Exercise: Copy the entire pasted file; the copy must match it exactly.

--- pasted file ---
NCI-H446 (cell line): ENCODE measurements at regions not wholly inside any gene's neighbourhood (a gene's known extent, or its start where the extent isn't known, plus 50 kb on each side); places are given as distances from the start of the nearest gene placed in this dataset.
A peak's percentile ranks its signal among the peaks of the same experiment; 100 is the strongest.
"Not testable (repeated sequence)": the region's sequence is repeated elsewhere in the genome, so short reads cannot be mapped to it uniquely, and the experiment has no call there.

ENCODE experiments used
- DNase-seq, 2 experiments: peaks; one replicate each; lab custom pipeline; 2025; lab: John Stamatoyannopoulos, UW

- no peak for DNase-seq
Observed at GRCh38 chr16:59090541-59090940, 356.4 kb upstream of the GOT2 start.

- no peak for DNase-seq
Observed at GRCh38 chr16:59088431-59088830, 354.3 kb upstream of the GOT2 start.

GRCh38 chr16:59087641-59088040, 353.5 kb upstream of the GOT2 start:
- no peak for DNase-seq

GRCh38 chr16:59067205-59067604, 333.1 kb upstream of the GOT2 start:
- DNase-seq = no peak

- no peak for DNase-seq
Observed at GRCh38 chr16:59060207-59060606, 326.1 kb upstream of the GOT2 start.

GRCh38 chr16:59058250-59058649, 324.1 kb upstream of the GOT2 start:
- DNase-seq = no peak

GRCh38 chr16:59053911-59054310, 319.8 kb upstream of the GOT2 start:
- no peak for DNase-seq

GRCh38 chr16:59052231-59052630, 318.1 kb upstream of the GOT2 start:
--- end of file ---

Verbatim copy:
NCI-H446 (cell line): ENCODE measurements at regions not wholly inside any gene's neighbourhood (a gene's known extent, or its start where the extent isn't known, plus 50 kb on each side); places are given as distances from the start of the nearest gene placed in this dataset.
A peak's percentile ranks its signal among the peaks of the same experiment; 100 is the strongest.
"Not testable (repeated sequence)": the region's sequence is repeated elsewhere in the genome, so short reads cannot be mapped to it uniquely, and the experiment has no call there.

ENCODE experiments used
- DNase-seq, 2 experiments: peaks; one replicate each; lab custom pipeline; 2025; lab: John Stamatoyannopoulos, UW

- no peak for DNase-seq
Observed at GRCh38 chr16:59090541-59090940, 356.4 kb upstream of the GOT2 start.

- no peak for DNase-seq
Observed at GRCh38 chr16:59088431-59088830, 354.3 kb upstream of the GOT2 start.

GRCh38 chr16:59087641-59088040, 353.5 kb upstream of the GOT2 start:
- no peak for DNase-seq

GRCh38 chr16:59067205-59067604, 333.1 kb upstream of the GOT2 start:
- DNase-seq = no peak

- no peak for DNase-seq
Observed at GRCh38 chr16:59060207-59060606, 326.1 kb upstream of the GOT2 start.

GRCh38 chr16:59058250-59058649, 324.1 kb upstream of the GOT2 start:
- DNase-seq = no peak

GRCh38 chr16:59053911-59054310, 319.8 kb upstream of the GOT2 start:
- no peak for DNase-seq

GRCh38 chr16:59052231-59052630, 318.1 kb upstream of the GOT2 start: